Israel's Indian Jews still love Bollywood beats
Shibi Alex Chandy, IANS Jan 9 [ Sun, Jan 9, 2005 ]
- Ashdod (Israel), Jan 9 (IANS): It is almost a decade and a half since Shlomil Pabrekar quit his job with a Mumbai firm and settled down in this port city on the Mediterranean, but his passion for Hindi cinema remains undiminished.
"Ah, those were the days," says Pabrekar, wearing nostalgia like a wistful halo. "Ganging up with friends and going to watch the matinee at the Minerva or the Metro."
And even here, a few thousand kilometres from his erstwhile home, he is able to indulge in his passion. "Thanks to DVDs and VCDs, I continue to watch Hindi films," he smiles, adding that his sons too are hooked on to the celluloid dreams churned out in Mumbai.
"It has helped them learn Hindi," says Pabrekar, who speaks Marathi at home.
Pabrekar is one of the estimated 70,000 Jews of Indian origin in Israel, a community whose religion brought them to the Promised Land, but whose hearts still throb to Bollywood beats.
A majority of the Indian Jews here are Bene Israelis, who hail from Maharashtra. Then there are the Cochin Jews, the Kutchi Jews, the Baghdadi Jews and the recently discovered Bene Menashe, Jews from Mizoram and Manipur in northeastern India, believed to be descendants of one of the lost tribes of Israel.
It is the Marathi-speaking Bene Israelis who are keeping their links with India active, bringing out a journal in their mother tongue called 'Maiboli', celebrating Maharashtra Day on May 1 and organising Independence Day celebrations at which Bollywood stars are regular invitees.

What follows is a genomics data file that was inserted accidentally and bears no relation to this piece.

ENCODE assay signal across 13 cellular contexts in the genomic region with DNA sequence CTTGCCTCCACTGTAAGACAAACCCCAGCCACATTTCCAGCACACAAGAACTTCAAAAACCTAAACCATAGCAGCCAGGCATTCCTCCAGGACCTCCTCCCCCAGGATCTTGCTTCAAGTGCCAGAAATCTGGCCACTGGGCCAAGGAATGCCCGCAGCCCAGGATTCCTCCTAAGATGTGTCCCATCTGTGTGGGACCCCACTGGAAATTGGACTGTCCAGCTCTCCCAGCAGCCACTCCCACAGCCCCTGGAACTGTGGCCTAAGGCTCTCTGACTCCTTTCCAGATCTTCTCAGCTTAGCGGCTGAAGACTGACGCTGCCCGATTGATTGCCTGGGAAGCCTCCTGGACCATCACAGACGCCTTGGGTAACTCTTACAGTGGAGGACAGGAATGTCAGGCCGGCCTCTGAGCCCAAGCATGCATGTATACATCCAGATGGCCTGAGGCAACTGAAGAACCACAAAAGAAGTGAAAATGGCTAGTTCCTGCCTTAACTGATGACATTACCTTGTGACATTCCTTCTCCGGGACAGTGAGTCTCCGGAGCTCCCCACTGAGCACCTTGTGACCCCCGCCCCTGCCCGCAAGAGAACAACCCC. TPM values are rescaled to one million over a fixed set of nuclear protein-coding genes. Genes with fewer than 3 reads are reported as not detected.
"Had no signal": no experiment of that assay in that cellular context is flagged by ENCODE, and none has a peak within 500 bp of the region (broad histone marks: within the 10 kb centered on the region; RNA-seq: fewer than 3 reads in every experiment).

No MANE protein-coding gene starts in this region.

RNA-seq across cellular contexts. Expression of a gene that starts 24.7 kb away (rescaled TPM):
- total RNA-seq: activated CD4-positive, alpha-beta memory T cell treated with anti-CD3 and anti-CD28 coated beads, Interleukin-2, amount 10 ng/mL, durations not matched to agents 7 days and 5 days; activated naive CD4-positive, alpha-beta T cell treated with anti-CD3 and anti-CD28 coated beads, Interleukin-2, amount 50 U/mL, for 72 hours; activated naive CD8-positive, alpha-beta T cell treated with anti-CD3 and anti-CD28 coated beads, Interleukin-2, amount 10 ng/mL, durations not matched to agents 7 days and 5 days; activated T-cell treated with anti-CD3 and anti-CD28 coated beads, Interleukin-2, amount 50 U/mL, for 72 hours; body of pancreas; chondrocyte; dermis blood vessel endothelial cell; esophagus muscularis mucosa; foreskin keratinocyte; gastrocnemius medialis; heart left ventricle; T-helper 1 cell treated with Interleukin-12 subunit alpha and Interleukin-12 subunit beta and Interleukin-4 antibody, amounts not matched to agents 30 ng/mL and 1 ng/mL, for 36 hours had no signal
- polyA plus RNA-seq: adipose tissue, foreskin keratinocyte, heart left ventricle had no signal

In a land dominated by the European and Arab Jews, the "ethnically South Asian" Indian Jews "feel different," admits Noah Massil, president of the Central Organisation of Indian Jews, an umbrella outfit of the Jews from India.
Which is why the community largely sticks together and can be found mostly here in Ashdod and in the towns on Beer Sheva, on the edge of the Negev desert, and Demona, home to Israel's nuclear programme.
The Indian Jews also frequent their own synagogues, some 40 of them across this nation that is only a little bigger than the Indian state of Mizoram.
Though small in size, the Indian Jewish community has in its own small way been making its mark in Israel.
"We are not business people," Massil told a visiting IANS correspondent, pointing out that the Maharashtrian Jews - who were largely salaried people back in India - do not have the legendary Jewish money-making skills. "We have made our mark in services and now, slowly, in politics."
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Brigadier (retired) Isaac Samuel, the highest-ranking Indian Jew in the Israel Army, died last November, and in politics, a member of the community, Mumbai-born Eli Ben Menachem, is currently the deputy speaker of the Knesset, the Israeli parliament.
Unlike many other Jewish communities who have severed links with their home countries, the Indian Jews still identify strongly with India.
"We are proud Indians," says Massil, adding that, till India established diplomatic ties with Israel in the early 1990s, "we were India's ambassadors here."
And Bollywood has in no small measure helped foster this community's links with its home country.